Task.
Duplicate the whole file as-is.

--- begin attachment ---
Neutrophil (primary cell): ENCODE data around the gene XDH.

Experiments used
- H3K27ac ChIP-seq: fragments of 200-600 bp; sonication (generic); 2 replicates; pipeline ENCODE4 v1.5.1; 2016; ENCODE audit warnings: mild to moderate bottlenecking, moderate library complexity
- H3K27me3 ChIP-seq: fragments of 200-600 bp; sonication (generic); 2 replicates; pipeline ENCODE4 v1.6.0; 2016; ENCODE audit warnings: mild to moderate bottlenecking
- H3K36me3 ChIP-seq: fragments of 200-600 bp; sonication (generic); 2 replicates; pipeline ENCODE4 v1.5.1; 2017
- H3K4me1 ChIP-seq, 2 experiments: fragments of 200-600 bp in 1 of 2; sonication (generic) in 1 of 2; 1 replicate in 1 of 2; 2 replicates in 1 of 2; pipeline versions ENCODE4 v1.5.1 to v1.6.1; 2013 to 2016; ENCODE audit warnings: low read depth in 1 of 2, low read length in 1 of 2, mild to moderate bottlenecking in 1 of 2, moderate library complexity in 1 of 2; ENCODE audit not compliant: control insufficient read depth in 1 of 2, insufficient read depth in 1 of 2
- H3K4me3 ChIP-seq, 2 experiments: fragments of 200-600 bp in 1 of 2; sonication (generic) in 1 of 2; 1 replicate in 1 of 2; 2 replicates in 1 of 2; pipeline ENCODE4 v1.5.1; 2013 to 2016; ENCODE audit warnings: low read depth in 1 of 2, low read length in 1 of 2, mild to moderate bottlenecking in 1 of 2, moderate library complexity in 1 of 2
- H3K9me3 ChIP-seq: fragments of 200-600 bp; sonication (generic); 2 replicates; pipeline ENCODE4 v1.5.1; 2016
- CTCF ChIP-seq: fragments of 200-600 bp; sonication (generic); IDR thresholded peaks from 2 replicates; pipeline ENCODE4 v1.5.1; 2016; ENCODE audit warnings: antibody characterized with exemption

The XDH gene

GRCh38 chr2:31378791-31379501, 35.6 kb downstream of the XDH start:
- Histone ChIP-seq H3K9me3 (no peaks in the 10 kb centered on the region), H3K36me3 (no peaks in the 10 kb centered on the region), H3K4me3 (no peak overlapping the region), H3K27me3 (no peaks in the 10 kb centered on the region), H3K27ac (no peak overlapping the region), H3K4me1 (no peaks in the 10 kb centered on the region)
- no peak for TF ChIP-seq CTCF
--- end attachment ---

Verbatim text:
Neutrophil (primary cell): ENCODE data around the gene XDH.

Experiments used
- H3K27ac ChIP-seq: fragments of 200-600 bp; sonication (generic); 2 replicates; pipeline ENCODE4 v1.5.1; 2016; ENCODE audit warnings: mild to moderate bottlenecking, moderate library complexity
- H3K27me3 ChIP-seq: fragments of 200-600 bp; sonication (generic); 2 replicates; pipeline ENCODE4 v1.6.0; 2016; ENCODE audit warnings: mild to moderate bottlenecking
- H3K36me3 ChIP-seq: fragments of 200-600 bp; sonication (generic); 2 replicates; pipeline ENCODE4 v1.5.1; 2017
- H3K4me1 ChIP-seq, 2 experiments: fragments of 200-600 bp in 1 of 2; sonication (generic) in 1 of 2; 1 replicate in 1 of 2; 2 replicates in 1 of 2; pipeline versions ENCODE4 v1.5.1 to v1.6.1; 2013 to 2016; ENCODE audit warnings: low read depth in 1 of 2, low read length in 1 of 2, mild to moderate bottlenecking in 1 of 2, moderate library complexity in 1 of 2; ENCODE audit not compliant: control insufficient read depth in 1 of 2, insufficient read depth in 1 of 2
- H3K4me3 ChIP-seq, 2 experiments: fragments of 200-600 bp in 1 of 2; sonication (generic) in 1 of 2; 1 replicate in 1 of 2; 2 replicates in 1 of 2; pipeline ENCODE4 v1.5.1; 2013 to 2016; ENCODE audit warnings: low read depth in 1 of 2, low read length in 1 of 2, mild to moderate bottlenecking in 1 of 2, moderate library complexity in 1 of 2
- H3K9me3 ChIP-seq: fragments of 200-600 bp; sonication (generic); 2 replicates; pipeline ENCODE4 v1.5.1; 2016
- CTCF ChIP-seq: fragments of 200-600 bp; sonication (generic); IDR thresholded peaks from 2 replicates; pipeline ENCODE4 v1.5.1; 2016; ENCODE audit warnings: antibody characterized with exemption

The XDH gene

GRCh38 chr2:31378791-31379501, 35.6 kb downstream of the XDH start:
- Histone ChIP-seq H3K9me3 (no peaks in the 10 kb centered on the region), H3K36me3 (no peaks in the 10 kb centered on the region), H3K4me3 (no peak overlapping the region), H3K27me3 (no peaks in the 10 kb centered on the region), H3K27ac (no peak overlapping the region), H3K4me1 (no peaks in the 10 kb centered on the region)
- no peak for TF ChIP-seq CTCF